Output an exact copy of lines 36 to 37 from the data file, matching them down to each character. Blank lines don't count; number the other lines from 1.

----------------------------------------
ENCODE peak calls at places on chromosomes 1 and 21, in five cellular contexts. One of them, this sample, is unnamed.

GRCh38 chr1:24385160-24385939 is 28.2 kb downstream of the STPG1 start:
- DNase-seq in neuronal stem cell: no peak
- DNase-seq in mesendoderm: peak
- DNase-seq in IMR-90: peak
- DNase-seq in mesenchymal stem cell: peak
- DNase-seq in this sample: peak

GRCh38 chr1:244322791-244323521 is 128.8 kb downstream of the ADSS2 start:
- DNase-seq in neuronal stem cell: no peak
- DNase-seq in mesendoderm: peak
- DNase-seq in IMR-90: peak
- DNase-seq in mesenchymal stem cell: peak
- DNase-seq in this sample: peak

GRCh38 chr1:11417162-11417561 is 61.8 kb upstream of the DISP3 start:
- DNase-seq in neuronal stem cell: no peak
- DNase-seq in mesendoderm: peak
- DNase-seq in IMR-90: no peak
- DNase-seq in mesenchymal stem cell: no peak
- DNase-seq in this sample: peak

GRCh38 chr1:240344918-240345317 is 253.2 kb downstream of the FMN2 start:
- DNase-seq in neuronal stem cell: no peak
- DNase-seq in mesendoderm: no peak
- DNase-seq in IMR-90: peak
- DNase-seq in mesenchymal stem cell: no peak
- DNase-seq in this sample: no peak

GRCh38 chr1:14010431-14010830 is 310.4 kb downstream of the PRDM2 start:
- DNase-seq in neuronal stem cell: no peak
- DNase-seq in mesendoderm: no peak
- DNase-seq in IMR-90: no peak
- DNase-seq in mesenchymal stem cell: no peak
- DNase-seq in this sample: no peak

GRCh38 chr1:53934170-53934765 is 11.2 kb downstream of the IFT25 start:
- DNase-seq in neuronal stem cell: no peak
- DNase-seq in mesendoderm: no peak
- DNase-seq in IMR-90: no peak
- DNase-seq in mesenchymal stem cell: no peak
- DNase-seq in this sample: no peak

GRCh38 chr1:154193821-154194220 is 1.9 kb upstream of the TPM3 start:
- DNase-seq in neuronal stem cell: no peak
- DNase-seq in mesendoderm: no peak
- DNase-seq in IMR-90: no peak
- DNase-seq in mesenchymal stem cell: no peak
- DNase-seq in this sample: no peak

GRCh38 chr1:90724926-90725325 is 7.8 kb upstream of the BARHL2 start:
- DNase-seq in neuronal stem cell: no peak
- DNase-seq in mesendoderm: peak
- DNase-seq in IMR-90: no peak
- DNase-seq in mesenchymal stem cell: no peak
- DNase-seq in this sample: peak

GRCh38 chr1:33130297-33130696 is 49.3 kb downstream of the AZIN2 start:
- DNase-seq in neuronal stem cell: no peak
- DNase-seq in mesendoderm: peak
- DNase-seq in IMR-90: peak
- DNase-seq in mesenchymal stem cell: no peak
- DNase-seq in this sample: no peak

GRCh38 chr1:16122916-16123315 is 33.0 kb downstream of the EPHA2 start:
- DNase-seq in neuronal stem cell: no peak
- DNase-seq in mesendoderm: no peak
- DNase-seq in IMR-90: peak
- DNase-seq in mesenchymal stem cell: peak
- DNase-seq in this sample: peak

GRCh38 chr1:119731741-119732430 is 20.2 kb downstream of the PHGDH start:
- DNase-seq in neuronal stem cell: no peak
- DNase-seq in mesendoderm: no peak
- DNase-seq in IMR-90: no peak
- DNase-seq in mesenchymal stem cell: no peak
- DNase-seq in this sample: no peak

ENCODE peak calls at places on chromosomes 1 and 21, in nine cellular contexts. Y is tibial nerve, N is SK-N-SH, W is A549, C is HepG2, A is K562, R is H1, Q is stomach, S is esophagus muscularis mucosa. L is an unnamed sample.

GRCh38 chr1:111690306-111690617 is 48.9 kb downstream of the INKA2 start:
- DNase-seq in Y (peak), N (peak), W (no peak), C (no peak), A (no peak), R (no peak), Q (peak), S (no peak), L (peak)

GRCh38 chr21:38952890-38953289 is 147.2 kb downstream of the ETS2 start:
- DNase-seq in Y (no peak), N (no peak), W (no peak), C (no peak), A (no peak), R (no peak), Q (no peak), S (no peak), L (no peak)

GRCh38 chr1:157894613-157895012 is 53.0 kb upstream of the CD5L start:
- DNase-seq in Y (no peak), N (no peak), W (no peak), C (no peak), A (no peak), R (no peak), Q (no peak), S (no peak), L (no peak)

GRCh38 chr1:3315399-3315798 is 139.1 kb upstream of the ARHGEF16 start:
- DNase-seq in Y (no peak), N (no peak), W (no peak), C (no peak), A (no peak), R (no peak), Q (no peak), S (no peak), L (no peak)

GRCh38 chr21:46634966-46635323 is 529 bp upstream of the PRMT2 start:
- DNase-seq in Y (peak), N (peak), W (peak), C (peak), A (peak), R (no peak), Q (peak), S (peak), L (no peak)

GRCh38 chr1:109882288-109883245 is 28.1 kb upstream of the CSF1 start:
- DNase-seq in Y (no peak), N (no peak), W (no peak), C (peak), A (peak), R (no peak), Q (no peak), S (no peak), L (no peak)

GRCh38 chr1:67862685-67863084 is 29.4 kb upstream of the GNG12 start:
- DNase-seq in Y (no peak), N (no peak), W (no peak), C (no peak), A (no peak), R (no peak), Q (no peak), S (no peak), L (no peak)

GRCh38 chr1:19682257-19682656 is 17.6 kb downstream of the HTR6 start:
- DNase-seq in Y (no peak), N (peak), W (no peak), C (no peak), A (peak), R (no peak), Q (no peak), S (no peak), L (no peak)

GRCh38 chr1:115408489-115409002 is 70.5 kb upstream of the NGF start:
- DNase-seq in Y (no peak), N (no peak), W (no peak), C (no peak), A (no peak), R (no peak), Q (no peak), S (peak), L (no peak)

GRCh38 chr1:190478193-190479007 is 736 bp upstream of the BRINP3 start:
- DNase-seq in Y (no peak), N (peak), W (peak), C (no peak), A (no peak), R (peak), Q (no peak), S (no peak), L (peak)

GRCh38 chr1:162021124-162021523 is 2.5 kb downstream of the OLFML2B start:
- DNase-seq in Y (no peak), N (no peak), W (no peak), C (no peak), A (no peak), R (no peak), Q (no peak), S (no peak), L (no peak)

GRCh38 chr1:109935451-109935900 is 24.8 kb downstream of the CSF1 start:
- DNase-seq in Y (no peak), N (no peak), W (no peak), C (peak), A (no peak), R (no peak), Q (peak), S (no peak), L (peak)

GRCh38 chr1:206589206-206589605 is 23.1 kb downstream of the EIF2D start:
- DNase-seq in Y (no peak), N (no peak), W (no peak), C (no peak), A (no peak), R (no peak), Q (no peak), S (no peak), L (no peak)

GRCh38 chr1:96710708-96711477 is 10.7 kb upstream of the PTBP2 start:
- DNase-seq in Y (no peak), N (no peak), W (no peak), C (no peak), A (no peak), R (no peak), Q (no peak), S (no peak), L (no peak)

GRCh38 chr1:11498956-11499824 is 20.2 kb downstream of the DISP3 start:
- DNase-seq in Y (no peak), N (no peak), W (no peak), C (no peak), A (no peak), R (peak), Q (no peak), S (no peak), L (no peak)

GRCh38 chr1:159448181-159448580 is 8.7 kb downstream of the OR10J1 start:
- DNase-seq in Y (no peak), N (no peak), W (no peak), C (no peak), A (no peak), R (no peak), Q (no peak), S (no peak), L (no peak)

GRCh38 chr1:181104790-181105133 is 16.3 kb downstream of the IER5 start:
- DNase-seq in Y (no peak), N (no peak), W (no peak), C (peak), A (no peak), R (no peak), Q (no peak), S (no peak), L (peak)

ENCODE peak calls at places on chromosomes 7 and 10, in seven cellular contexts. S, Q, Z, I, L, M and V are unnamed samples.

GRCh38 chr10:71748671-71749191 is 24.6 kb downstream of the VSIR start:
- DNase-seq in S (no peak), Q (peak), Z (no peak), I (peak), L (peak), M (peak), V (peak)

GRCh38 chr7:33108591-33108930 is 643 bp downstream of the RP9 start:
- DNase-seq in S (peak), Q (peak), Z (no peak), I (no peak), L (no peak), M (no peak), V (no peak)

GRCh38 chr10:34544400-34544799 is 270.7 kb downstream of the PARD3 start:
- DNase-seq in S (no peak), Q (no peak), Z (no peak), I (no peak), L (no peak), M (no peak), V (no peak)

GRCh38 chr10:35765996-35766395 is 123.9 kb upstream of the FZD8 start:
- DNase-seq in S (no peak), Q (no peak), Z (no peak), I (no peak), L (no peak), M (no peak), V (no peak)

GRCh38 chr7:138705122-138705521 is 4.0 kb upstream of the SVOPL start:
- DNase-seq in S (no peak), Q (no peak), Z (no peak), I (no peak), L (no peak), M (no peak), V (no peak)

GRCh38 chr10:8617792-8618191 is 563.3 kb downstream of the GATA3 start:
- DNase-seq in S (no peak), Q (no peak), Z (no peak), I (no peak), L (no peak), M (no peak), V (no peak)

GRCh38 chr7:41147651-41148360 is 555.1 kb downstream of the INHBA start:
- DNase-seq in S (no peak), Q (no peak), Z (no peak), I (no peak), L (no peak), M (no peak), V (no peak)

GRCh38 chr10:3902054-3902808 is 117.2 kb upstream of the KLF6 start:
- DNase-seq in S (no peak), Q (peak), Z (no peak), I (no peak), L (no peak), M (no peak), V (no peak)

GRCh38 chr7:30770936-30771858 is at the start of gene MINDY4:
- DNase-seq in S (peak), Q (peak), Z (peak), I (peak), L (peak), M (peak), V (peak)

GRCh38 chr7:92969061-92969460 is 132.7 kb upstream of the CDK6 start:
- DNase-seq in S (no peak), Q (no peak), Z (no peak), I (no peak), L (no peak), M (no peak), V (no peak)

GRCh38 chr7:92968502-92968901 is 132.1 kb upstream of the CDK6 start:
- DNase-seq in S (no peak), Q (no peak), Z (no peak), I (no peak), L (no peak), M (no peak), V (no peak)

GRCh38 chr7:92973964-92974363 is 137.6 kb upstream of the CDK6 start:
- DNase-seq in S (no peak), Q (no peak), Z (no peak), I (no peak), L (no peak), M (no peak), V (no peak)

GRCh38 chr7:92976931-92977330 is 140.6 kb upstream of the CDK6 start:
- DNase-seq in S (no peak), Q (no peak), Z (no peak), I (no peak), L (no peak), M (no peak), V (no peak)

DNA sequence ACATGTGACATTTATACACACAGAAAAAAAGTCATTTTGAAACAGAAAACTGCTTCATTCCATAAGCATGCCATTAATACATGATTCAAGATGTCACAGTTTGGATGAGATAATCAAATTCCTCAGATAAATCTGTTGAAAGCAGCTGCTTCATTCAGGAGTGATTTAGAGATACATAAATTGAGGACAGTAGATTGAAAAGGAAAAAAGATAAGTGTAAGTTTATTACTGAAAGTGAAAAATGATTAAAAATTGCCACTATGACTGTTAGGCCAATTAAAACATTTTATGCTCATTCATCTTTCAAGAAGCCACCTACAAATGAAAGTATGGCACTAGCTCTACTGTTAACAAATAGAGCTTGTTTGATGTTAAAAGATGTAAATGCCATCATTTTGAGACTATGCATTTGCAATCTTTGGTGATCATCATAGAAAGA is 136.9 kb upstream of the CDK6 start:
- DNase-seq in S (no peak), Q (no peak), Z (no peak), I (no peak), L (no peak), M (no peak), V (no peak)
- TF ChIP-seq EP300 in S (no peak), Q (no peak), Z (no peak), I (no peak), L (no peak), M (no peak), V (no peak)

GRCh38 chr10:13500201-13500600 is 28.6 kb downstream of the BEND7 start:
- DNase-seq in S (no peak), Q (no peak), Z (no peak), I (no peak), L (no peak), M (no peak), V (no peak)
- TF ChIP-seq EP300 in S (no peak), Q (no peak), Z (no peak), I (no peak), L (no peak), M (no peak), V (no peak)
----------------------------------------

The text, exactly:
- DNase-seq in mesenchymal stem cell: no peak
- DNase-seq in this sample: no peak